A new ferry in plans for Woodland crossing
By Lynn R. Parks
Following a mandate laid out in the recently-passed state bond bill for 2005, the state’s department of transportation is considering buying a new boat to replace the 43-year-old Woodland Ferry, which crosses the 600-foot expanse of the Nanticoke River west of Seaford.
The state is also planning to rework the ramps that allow vehicles access to the ferry. Total cost would be about $800,000, said Curtis Cole, business manager for maintenance and operations for DelDOT.
When it is operating, the ferry carries between 150 and 200 cars a day. But Cole said that the boat does not run about 40 percent of the time. About half of its down time is due to the weather and tides. At both high tide and low tide, the access ramps are at such an angle that cars have difficulty getting onto the boat. There is a 4-foot difference between high and low tides.
The new ramps would be designed to move with the tides, so that access is easy at all times, Cole said.
The other half of the ferry’s down time is due to maintenance problems. The state spends about $62,000 a year on unexpected maintenance; after its last inspection in 2000, the state had to put $64,000 into the boat to bring it up to Coast Guard standards. The 1990 inspection (the Coast Guard examines the ferry every five years) cost the state $200,000.
The ferry is scheduled for another Coast Guard inspection in August 2005. Cole said that the state hopes to have the new boat and ramps in place before that.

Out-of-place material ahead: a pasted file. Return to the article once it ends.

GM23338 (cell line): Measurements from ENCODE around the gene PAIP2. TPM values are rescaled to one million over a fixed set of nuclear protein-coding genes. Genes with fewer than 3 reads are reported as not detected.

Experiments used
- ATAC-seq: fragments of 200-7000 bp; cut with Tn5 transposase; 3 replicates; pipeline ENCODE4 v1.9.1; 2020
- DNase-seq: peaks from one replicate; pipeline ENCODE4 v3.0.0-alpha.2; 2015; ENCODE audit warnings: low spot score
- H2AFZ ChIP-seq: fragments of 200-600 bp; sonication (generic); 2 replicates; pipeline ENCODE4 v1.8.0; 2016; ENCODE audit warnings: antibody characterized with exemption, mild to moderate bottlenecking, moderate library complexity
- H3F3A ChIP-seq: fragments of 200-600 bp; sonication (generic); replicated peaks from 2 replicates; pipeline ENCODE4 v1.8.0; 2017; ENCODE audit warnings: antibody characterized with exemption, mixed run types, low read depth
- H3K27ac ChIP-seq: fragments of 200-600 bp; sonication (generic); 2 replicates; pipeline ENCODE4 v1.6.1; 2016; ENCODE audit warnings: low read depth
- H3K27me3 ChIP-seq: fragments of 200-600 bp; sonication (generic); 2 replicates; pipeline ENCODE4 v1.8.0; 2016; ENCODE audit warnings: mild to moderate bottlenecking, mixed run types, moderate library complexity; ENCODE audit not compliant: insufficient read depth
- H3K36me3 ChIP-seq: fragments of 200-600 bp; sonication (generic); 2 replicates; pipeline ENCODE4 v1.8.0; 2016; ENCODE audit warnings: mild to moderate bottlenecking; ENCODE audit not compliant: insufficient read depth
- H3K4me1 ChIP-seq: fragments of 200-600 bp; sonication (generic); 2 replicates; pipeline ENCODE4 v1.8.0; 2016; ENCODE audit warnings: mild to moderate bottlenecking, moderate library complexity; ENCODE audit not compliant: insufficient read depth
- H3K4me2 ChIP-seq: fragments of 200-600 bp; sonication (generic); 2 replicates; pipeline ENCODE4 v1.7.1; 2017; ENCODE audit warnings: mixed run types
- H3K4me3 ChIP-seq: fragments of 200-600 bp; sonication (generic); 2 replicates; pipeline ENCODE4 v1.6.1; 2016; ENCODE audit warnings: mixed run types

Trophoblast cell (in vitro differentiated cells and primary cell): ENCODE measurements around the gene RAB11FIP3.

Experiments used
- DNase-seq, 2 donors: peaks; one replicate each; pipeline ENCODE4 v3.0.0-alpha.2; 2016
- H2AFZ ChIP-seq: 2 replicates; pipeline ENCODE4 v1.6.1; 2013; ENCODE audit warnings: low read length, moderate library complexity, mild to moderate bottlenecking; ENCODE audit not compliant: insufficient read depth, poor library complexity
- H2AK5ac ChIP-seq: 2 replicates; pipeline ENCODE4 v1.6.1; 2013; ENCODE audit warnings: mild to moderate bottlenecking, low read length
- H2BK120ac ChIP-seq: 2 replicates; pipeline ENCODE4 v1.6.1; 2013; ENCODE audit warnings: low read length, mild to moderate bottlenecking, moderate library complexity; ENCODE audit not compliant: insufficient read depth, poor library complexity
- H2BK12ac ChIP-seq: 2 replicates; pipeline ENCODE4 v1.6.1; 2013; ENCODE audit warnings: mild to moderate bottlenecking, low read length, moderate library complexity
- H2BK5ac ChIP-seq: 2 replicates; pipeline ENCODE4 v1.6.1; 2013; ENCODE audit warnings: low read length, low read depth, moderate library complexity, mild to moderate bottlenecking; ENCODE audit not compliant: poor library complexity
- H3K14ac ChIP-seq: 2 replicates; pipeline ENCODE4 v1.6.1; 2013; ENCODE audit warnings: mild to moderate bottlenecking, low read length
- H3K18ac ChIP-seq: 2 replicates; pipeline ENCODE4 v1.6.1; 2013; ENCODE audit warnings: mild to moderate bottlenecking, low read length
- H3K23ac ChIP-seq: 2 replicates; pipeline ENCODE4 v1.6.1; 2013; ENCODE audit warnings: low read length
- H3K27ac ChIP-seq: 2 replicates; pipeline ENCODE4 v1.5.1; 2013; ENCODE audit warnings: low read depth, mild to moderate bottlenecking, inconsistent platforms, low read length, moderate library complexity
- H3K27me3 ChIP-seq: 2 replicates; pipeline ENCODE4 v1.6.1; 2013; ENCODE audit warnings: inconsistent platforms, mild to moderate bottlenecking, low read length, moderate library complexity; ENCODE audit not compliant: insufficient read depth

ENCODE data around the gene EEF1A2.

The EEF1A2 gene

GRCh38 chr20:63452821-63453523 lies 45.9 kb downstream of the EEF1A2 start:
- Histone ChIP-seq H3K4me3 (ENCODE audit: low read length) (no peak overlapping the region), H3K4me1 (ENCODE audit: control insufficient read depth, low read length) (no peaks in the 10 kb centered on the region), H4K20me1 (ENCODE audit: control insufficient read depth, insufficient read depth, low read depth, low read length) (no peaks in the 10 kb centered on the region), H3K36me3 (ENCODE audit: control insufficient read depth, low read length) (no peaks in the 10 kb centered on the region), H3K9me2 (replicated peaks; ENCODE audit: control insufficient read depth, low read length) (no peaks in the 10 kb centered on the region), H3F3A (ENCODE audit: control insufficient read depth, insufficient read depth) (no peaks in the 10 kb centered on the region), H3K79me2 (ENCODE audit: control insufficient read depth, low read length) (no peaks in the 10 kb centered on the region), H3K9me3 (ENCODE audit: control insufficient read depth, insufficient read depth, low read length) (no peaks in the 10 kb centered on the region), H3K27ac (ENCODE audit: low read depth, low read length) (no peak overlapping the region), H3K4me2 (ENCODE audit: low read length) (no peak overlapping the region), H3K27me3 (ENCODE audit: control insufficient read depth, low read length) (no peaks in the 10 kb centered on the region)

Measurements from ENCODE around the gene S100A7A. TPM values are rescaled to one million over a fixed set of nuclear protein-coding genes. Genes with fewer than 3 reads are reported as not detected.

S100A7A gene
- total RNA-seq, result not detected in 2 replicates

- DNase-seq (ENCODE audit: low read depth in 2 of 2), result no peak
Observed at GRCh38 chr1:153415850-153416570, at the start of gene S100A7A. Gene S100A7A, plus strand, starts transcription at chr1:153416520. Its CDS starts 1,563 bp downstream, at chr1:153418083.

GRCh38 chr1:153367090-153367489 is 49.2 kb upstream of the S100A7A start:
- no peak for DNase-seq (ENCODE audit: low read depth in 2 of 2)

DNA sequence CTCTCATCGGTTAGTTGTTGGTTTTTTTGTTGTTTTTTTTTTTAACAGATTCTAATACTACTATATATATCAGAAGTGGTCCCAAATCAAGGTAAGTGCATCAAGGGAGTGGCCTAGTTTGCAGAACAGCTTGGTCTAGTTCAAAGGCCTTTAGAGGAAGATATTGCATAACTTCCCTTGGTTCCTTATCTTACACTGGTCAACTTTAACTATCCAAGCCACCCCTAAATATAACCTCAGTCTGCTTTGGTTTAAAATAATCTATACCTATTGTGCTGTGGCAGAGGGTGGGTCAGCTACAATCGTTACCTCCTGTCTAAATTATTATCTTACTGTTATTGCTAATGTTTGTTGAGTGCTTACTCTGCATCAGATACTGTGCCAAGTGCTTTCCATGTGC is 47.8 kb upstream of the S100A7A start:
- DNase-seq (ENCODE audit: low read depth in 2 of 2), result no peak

Cole estimates the cost of a new boat, which will have to be built specifically for the ferry crossing, at about $500,000. Redoing the ramps will cost about $300,000, he said.
Cole said that the new boat will be guided across the river by a cable, just as the current boat is. When the ferry was established in 1793 the boat was guided across the water by ropes and notched poles. The steel cable was installed in 1930.
Power for the current boat is provided by a diesel engine. Cole said that the new boat will probably be diesel-powered too. The state fuels the boat with bio-diesel, which is 20 percent soy diesel.
Mike Williams, community relations coordinator for DelDOT, said that the state considered putting a bridge at the crossing. That idea was discounted, he said.
“We have no plans for a bridge there,” he added. “We want to keep the treasure that the ferry is. It is a lot more quaint and interesting than a steel and concrete bridge would be.”
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